China-India-US: Chinese reaction to the US-Indian nuclear arrangement has been predictably negative. The Foreign Ministry spokesman commented on US support for Indian membership in the Nuclear Suppliers Group (NSG) and three other international export control regimes.
"We support the Group's carrying out discussions on admitting new members, and at the same time we encourage India to take next steps to satisfy the relevant standards of the group….We believe that such (an) inclusion should be conducive to the integrity and effectiveness of the regime and the decision should be made on consensus. We notice India's commitment to relevant issues," said Foreign Ministry spokesperson Hua Chunying.
Comment: China analysts wrote that China's position is that India should first join the nuclear Non-Proliferation Treaty (NPT). China also judges that Pakistan should be allowed to join the NSG and probably would push for Pakistani membership should the US push for Indian membership.
The language about" noticing India's commitment to relevant issues" means India has not complied with safeguards in the NPT, among other control regimes. The message is that Chinese leaders judge the US is rewarding India for bad behavior. News analysts said that the reference to "admitting new members by consensus" means that China intends to be involved in shaping any consensus on Indian membership.
The 48-member NSG controls almost all international nuclear trade. Membership enables countries to use freely technology and nuclear material from other nations. If admitted, India would be the only member that is not a signatory to the NPT.
Reaction to the Joint Statement. The Chinese leadership also is displeased by the Indo-US statement by Indian Prime Minister Modi and the US President, entitled the Joint Strategic Vision for the Asia Pacific and Indian Ocean Region. The Chinese government expressed its displeasure with the statement which mentions maritime disputes, referring specifically to the South China Sea. China warned that India should not fall prey to the ulterior motives of the United States.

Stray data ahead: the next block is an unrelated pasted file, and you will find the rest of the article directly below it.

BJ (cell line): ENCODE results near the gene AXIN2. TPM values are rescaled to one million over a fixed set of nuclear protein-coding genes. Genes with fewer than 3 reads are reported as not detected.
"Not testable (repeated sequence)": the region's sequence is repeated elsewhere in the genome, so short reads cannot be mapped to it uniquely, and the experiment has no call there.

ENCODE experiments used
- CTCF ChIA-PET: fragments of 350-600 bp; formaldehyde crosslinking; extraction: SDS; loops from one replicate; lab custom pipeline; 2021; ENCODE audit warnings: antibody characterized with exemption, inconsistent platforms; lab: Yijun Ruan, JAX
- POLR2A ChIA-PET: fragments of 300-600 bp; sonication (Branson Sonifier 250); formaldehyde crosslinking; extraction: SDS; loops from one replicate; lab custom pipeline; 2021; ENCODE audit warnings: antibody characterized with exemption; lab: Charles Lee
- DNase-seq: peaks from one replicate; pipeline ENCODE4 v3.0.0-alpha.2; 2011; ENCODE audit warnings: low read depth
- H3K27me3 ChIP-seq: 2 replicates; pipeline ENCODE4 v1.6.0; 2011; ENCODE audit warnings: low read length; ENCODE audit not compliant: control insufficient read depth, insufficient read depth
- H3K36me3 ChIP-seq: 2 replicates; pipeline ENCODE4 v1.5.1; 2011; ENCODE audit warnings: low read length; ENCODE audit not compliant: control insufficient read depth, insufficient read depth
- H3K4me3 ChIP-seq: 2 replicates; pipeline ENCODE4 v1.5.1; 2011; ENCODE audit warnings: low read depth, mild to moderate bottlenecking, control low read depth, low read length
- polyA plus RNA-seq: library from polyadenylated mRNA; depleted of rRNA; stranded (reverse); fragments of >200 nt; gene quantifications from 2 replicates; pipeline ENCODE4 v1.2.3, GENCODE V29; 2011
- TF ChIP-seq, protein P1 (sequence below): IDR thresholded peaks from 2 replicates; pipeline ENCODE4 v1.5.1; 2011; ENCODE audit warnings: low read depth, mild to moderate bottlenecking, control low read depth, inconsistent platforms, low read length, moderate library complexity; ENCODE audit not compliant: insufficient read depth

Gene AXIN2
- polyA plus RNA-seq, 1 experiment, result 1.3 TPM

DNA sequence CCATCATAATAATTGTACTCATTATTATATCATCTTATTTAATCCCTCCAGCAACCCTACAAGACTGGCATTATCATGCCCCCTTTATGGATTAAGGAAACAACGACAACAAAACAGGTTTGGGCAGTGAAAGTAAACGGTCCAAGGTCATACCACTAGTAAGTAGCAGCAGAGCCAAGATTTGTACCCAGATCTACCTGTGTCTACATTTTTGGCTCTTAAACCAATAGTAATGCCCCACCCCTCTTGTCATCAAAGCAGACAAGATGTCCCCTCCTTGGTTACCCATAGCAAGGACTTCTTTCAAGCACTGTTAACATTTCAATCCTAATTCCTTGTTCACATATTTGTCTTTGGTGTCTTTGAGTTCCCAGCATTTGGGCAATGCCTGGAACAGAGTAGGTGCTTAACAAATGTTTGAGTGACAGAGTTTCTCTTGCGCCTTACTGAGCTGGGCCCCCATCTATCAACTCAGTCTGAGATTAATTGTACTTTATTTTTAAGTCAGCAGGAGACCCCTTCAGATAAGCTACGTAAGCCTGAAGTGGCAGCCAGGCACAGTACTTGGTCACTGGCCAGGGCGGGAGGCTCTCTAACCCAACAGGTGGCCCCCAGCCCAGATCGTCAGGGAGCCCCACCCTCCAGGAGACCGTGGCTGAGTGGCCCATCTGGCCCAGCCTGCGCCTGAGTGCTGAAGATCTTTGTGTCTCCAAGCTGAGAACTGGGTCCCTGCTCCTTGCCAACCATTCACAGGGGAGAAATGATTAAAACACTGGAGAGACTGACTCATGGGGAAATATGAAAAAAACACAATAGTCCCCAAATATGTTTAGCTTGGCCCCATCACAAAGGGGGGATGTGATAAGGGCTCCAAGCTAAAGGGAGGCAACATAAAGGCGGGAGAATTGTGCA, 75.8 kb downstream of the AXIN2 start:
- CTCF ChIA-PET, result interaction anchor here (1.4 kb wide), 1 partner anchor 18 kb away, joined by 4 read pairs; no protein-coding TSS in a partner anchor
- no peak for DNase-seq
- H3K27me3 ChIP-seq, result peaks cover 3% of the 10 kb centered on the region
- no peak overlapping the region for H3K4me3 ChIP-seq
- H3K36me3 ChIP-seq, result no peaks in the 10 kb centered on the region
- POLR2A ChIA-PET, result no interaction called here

Comment: By now it is routine for China to react negatively to any discussion of the South China Sea as subject to dispute. The Chinese claim sovereignty over most of the Sea and all the islands and resources. The Joint Strategic Vision also resembles a Cold War-style regional condominium arrangement, whereby the great powers would divide up a region into spheres of influence to avoid competition and minimize confrontation.
The US responded that the US and India both have good relations with China and want any disputes settled peacefully, according to international law. The Chinese deny that international law applies to its internal waters.
Pakistan-India-US: Pakistan's reaction to the nuclear deal was harsher than that of China. On 27 January, Sartaj Aziz, advisor to the Prime Minister on National Security and Foreign Affairs, issued a formal response. He said that admitting India to the NSG with exemptions from the normal membership requirements will disturb the regional power balance. He said the US is supposed to act as an agent of regional stability. This action would have a negative effect on deterrence strategy, he said.
He also said the Pakistani government opposes India's bid for permanent membership on the United Nations Security Council, which the US President said he supports. "A country (i.e., India) in violation of United Nations Security Council resolutions on matters of international peace and security, such as the Jammu and Kashmir dispute, by no means qualifies for a special status in the Security Council."
Aziz also stressed that Pakistan is a victim of terrorism and has shown by its action that it is committed to countering terrorism.
"Pakistan rejects any insinuation or aspersion over its commitment to fight terrorism. Condemnation of terrorism in all its forms and manifestations should not be based on selectivity or double standards."
Comment: China and Pakistan have interpreted the US President's visit as a "tilt" to India. The statements imply that the leaders in the two countries judge that the US has switched sides in South Asia.